In the present study, we demonstrate for the first time, using a mice model of drug addiction, that pregabalin can induce CPP. These findings are in contrast to previous reports, however, the maximum tested dose of pregabalin was 30 mg/kg, which did not induce rewarding effects and did not change place preference15,16. Consistent with the previous findings from Andrews, et al., the dose of 30 mg/kg did not change place preference in our study. However, when the dose was increased to 60 mg/kg, a significant place preference was induced by pregabalin. This suggests a dose dependent effect of pregabalin’s rewarding effects. Interestingly, this effect is supported by previous controlled clinical studies17,18,19,20 showing that pregabalin can cause euphoric effects as a side effect in participants of these studies.

The drug seeking effects found in several drugs of abuse have been consistently reported to be mediated by glutamatergic mechanism. GLT-1, an astrocyte-specific excitatory amino acid transporter, which is responsible for glutamate homeostasis in the brain37. It had been previously demonstrated that downregulation of GLT-1 expression in the NAc was associated with continuous exposure to addicting drugs50,51,52. Interestingly, GLT-1 expression was found to be downregulated instantly in cocaine self-administration model53. Of note, the glutamatergic transmission is amplified as a result of increase in glutamate concentrations and decrease in glutamate uptake in the synapses54. Additionally, it has been observed that glutamate receptors such as mGlu-5 and N-Methyl-D-aspartate could be potentiated and activated by the spillover of glutamate which enhances drug seeking behavior54. In the present study, our results suggest that pregabalin at higher doses [60 mg, and 90 mg] may induce addiction partly by downregulating GLT-1 expression and thereby decreasing glutamate uptake at the synaptic cleft.

Treatment with CEF has been reported to prevent drug seeking behavior caused by, in part, decreased GLT-1 expression in methamphetamine, cocaine, ethanol, nicotine, and heroin dependence26,41,42,43,44,45 with the drug seeking associated with glutamate spillover secondary to GLT-1 downregulation25,55,56,57. Additionally, the normalization of GLT-1 expression, by CEF treatment, was associated with a decrease in drug-seeking behavior58,59. Therefore, pregabalin seeking at the addictive doses of [60 mg, and 90 mg] might be mediated by altering GLT-1 expression as the drug seeking effects of pregabalin was eliminated by CEF pretreatment in the present study. CEF has been demonstrated to have neuroprotective efficacy in many neurological disorders60,61 and can offer neuroprotective effects in drug addiction associated with glutamate excitotoxicity60,62,63. CEF can freely pass the blood brain barrier and enter the central nervous system to up-regulate GLT-1 making it an attractive potential therapeutic for future clinical use in antagonizing pregabalin-induced drug-seeking behavior60,62,63,64.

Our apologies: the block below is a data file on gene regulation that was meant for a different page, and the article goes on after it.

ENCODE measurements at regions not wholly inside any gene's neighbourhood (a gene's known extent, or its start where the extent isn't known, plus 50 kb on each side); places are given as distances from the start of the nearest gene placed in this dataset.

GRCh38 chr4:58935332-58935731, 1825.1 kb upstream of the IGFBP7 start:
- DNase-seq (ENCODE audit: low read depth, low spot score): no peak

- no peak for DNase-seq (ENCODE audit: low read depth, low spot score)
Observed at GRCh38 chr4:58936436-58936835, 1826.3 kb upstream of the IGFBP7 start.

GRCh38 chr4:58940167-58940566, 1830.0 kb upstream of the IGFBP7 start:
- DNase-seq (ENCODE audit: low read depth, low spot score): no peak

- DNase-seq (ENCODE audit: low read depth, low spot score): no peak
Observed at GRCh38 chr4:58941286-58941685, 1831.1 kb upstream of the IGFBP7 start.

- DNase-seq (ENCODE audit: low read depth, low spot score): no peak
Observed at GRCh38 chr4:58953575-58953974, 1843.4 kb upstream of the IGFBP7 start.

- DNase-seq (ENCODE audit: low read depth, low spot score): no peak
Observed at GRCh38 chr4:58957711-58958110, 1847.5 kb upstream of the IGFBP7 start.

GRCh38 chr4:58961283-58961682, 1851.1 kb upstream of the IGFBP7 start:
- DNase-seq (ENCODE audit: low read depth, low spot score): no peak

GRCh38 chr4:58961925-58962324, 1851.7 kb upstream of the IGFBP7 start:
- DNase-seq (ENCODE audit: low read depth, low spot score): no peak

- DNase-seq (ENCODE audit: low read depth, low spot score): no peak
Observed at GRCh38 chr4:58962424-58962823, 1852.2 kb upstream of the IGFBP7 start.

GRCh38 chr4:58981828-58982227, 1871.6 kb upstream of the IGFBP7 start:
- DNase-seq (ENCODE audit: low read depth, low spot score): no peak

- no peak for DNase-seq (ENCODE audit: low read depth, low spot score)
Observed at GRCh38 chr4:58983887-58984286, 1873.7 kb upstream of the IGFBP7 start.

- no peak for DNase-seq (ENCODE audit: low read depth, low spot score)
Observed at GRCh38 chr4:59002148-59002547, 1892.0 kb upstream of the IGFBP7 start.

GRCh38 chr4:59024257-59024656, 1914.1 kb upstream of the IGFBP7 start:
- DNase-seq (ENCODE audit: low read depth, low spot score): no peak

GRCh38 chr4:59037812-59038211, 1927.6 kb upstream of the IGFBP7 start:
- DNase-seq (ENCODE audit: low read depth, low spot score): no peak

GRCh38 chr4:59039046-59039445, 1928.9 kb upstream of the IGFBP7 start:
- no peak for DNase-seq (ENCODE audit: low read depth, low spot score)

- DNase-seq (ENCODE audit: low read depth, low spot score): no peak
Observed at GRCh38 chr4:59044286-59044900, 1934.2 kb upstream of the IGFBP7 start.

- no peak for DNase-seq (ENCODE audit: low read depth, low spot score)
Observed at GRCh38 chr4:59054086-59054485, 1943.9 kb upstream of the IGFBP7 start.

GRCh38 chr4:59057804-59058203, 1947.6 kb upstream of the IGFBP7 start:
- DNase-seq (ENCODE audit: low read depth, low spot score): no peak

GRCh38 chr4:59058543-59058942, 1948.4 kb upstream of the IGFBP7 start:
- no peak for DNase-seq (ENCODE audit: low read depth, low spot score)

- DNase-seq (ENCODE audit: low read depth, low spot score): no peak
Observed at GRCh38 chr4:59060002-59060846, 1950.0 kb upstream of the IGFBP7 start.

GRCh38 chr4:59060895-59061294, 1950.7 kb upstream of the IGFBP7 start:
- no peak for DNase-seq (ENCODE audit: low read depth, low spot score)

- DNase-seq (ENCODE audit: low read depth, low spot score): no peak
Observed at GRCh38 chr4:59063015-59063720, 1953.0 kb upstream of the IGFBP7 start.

One limitation of the present study is that we did not demonstrate a mechanisms of action for CEF in antagonism of pregabalin-induced drug-seeking behavior. GLT-1 plays a central role in inflammatory mechanisms in the brain, which has previously been demonstrated to be associated with drug addition65,66,67. It has been previously reported that central administration of some neurotoxicants causes significant impairement in motor functions, increased neuroinflammation and increased drug addiction68,69,70. Post-treatment with CEF (200 mg/kg) significantly antagonized motor impairment, attenuated lipid peroxidation, restored endogenous antioxidant enzymes glutathione peroxidase and catalase, and decreased drug addiction71,72. Taken together, CEF-mediated antagonism of pregabalin-induced drug seeking like effects could promote restoration of glutamate homeostasis, and in this way modulate drug-seeking behavior. CEF could serve as a lead compound for developing treatment for pregabalin abuse as other pharmacological effects of this antibiotic could not be excluded.

Future studies are needed to investigate a mechanistic role for neuroinflamation in pregabalin abuse, as well as sex- and age-related mechanisms in pregabalin-induced neurochemical changes.

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Acknowledgements

The work was supported by Research group grant 1-439-6079 from Deanship of Scientific Research, Taif University, SA. The authors would like to thank Hussam Almalki for his help in the experiments  and the graphic designer Marwah Alkhateeb for her help in the figures. Supported by American Heart Association Grant #14FTF-19970026 to CMS.

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Y.S.A. conceptualized and designed the study, helped in the experiments, analyzed the data and wrote the first draft of the manuscript. A.A. and H.A. participated in the experiments, data analysis and helped in writing the manuscript. W.A., A.G., Q.A. and A.M.G.H. helped in analyzing data and editing the manuscript. A.N. and O.A. performed animal experiments. C.M.S. and Z.A.S. provided technical advice to overcome challenges in experiments and edited the manuscript. All authors approved the final version of the manuscript.

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Correspondence to Yusuf S. Althobaiti.

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Althobaiti, Y.S., Almalki, A., Alsaab, H. et al. Pregabalin: Potential for Addiction and a Possible Glutamatergic Mechanism. Sci Rep 9, 15136 (2019). https://doi.org/10.1038/s41598-019-51556-4